Meet your daugh­ter, Pfc. Kis­sentaner

Modern Healthcare - - Outliers -

A fa­ther as­sist­ing with the birth of his child is a com­mon prac­tice, and it’s one that Army Pfc. Ger­ald Kis­sentaner, 20, was de­ter­mined to ex­pe­ri­ence when his daugh­ter, Cas­sidee, en­tered the world.

Re­cently de­ployed to Iraq, Kis­sentaner was dis­ap­pointed that he wouldn’t be able to wit­ness his daugh­ter’s birth and coach her mother, Raven Davis, 19, through the ex­pe­ri­ence. So when an Army buddy sug­gested he use the free In­ter­net cam­era-phone ser­vice Skype to be “present” for the big day, Kis­sentaner went to work set­ting up the ar­range­ments. He told Davis about his idea and then con­tacted of­fi­cials at Texas Health Har­ris Methodist Hos­pi­tal South­west Fort Worth to see if us­ing Skype dur­ing the de­liv­ery was doable. Of­fi­cials al­ready had some prac­tice, af­ter us­ing Skype for an­other mil­i­tary fam­ily birth at Texas Health Ar­ling­ton Me­mo­rial.

“We just had to make sure there was a com­puter tech­ni­cian avail­able in case we lost the con­nec­tion,” Texas Health spokes­woman Megan Brooks says.

On the day of Cas­sidee’s birth—just three days shy of Mother’s Day—Kis­sentaner and Davis used Skype from the time the mom-to-be was ad­mit­ted to the hos­pi­tal about 9 p.m. on May 5 un­til their bun­dle of joy was de­liv­ered at 6:38 a.m. on May 6. “He was laugh­ing, try­ing to cheer me up while I was in pain,” Davis says of her and Kis­sentaner’s in­ter­ac­tion dur­ing the la­bor. She adds that he was “ex­cited and shocked” to wit­ness his daugh­ter’s ac­tual birth.

While us­ing Skype helped the fam­ily be to­gether dur­ing the im­por­tant moment, mom and baby are hop­ing they’ll get to see dad in the flesh some­time this Au­gust.

Mod­ern-day Ho­ra­tio Al­gers

Health­care spend­ing rep­re­sents about $1 of ev­ery $6 in the U.S. econ­omy, so the Ho­ra­tio Al­ger As­so­ci­a­tion of Dis­tin­guished Amer­i­cans had it about right this year when they chose two health­care ex­ec­u­tives among their 11 win­ners of the as­so­ci­a­tion’s an­nual award. Lawrence Higby and Alan Miller were among those who were in­ducted last month into the as­so­ci­a­tion dur­ing a cer­e­mony at DAR Con­sti­tu­tion Hall in Washington.

Higby is vice chair­man and for­mer CEO of home-health provider Apria Health­care, Lake For­est, Calif.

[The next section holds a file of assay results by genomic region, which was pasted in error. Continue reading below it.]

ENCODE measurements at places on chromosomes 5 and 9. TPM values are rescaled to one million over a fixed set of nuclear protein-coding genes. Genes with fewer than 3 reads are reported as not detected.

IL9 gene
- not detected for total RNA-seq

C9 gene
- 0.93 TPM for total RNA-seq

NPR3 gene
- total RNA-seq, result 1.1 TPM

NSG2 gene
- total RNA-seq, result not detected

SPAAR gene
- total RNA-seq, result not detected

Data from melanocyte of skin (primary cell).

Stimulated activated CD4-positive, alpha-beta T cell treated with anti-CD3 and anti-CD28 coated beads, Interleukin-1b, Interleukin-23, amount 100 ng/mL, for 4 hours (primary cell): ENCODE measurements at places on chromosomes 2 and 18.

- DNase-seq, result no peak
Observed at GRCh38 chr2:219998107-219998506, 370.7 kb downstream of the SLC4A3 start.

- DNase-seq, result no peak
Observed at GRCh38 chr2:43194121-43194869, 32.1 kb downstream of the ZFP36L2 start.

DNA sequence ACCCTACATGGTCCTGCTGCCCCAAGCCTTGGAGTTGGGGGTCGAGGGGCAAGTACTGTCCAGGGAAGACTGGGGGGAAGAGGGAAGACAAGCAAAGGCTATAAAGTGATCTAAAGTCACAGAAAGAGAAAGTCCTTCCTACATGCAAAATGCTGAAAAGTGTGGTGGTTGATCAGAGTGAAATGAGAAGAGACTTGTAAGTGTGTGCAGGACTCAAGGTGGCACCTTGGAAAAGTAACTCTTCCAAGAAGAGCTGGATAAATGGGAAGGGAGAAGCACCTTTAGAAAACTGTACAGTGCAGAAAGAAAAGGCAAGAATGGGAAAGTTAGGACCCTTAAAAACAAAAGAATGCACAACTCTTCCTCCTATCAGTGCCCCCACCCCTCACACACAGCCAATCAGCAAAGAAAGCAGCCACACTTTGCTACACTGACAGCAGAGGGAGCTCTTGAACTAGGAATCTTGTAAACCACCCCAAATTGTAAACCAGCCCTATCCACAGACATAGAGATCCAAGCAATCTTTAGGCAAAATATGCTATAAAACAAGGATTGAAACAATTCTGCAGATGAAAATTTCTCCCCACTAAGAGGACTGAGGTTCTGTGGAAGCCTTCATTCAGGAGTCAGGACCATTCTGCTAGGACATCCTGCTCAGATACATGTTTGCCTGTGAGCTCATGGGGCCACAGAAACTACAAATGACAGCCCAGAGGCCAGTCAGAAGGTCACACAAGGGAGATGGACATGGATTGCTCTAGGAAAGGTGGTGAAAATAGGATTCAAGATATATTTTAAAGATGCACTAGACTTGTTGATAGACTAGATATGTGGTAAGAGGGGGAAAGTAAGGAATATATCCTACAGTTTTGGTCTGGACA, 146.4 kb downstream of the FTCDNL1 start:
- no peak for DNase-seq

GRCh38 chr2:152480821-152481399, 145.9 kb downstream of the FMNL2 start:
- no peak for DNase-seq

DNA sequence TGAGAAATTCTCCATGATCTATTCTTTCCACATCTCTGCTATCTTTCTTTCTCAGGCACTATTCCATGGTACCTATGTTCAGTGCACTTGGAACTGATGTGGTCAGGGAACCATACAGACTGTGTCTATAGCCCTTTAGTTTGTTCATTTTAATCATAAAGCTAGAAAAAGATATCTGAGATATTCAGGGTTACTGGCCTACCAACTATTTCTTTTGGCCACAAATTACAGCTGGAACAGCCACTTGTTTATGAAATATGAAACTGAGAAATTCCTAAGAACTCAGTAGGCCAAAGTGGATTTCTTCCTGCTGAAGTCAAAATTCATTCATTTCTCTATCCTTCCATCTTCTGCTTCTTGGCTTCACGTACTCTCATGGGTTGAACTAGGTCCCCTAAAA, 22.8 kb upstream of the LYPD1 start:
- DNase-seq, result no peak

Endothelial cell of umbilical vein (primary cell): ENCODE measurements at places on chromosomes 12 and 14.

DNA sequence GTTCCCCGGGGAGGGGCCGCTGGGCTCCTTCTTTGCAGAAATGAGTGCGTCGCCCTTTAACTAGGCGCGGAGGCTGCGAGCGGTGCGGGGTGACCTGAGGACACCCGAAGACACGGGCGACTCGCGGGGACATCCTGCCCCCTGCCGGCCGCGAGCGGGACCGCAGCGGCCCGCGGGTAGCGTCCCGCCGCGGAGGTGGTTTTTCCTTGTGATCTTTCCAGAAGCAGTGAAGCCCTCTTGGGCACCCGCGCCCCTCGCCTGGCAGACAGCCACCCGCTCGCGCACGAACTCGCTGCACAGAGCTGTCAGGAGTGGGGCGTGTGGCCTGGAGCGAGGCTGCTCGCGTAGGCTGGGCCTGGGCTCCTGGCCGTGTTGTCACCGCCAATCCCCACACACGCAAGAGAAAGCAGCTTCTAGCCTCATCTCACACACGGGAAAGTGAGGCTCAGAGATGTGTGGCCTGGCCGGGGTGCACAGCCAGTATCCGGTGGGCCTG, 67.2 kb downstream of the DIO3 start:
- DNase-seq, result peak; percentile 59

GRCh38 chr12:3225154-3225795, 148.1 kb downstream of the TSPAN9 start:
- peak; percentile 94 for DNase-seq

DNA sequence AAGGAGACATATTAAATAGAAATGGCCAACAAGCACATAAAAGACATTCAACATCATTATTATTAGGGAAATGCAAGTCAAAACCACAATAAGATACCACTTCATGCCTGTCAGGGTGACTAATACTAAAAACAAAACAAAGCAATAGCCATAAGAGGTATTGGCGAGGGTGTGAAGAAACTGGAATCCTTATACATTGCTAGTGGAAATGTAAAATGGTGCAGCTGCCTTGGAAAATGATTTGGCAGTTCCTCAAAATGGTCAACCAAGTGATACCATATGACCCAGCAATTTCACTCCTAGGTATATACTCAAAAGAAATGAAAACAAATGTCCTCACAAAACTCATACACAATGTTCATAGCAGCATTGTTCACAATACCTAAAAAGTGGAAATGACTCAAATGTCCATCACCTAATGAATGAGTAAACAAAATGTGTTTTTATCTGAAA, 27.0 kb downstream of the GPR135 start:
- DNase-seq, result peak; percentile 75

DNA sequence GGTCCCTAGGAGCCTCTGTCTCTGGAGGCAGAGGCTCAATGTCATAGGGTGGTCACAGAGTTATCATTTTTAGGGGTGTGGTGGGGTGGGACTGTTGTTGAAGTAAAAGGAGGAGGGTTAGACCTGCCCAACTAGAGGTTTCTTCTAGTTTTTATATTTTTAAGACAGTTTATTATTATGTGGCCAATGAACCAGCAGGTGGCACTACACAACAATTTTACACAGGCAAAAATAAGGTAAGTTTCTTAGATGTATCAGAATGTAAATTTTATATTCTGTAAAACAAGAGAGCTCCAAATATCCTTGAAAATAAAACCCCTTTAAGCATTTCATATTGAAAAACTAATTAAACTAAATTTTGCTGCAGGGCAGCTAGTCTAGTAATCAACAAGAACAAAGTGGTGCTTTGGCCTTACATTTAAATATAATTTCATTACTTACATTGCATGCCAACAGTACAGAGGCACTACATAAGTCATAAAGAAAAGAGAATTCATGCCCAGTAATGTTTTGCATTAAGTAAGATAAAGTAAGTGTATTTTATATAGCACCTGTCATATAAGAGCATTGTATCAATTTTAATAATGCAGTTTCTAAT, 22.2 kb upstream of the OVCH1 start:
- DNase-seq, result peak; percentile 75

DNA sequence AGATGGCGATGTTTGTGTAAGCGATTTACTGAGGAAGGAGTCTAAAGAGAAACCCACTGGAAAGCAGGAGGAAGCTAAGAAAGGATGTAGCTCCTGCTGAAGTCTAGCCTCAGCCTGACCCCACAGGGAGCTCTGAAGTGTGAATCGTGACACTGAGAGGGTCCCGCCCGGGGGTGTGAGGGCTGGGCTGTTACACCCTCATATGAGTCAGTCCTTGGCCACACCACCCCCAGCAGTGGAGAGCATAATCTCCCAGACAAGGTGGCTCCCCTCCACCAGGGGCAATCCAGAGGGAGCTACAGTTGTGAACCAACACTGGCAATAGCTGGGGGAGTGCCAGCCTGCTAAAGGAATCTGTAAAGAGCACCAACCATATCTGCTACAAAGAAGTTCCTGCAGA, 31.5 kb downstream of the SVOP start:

Miller is the founder, chair­man and CEO of Uni­ver­sal Health Ser­vices, King of Prus­sia, Pa., which op­er­ates both acute­care and be­hav­ioral-health hos­pi­tals.

The award, with a nod to the youth nov­els that author Ho­ra­tio Al­ger Jr. wrote in the 19th cen­tury, rec­og­nizes lead­ers who over­came ad­ver­sity through hon­esty, hard work, self-re­liance and per­se­ver­ance.

Other 2010 in­ductees in­clude for­mer U.S. Sec­re­tary of State Con­doleezza Rice and re­tired Gen. Tommy Franks, for­mer com­man­der-in-chief of the U.S. Army’s Cen­tral Com­mand who over­saw the in­va­sion of Iraq in 2003.


“If you need a doc­tor, you are an or­phan. You go to emerg or you drive to Ot­tawa.” —Re­tired pi­lot Richard New­combe, who has been wait­ing nearly three years for a fam­ily doc­tor, in the Toronto Star on On­tario’s Health Care Con­nect pro­gram. In its first year, the pro­gram

re­ferred only 48% of those reg­is­tered to a fam­ily physi­cian. “Too of­ten, New York’s Med­i­caid sys­tem treats tax dol­lars like Mo­nop­oly money. There is too much easy come, easy go al­lowed in the pro­gram.” —New York state Comptroller Thomas DiNapoli, in the

Jour­nal News (White Plains, N.Y.), on a se­ries of au­dits that al­lege the state doled out at least $150 mil­lion in over­pay­ments to

hos­pi­tals since 2002. “How­ever, my own view, as a doc­tor who has used (elec­tronic med­i­cal records) for al­most a decade, is that it is fast be­com­ing a pro­fes­sional re­spon­si­bil­ity that will be the stan­dard of care in the 21st cen­tury. I would hope pro­fes­sion­al­ism and the de­sire to keep up with the best in the field will push physi­cians to adopt these sys­tems as much as the fi­nan­cial in­cen­tives.” —David Blu­men­thal, na­tional co­or­di­na­tor for health

in­for­ma­tion technology, in the Bos­ton Globe.

Alan Miller was among two health­care ex­ec­u­tives hon­ored at the Ho­ra­tio Al­ger Awards in Washington.

Kis­sentaner, inset,

gave some longdis­tance coach­ing from Iraq to Raven Davis

dur­ing the birth.

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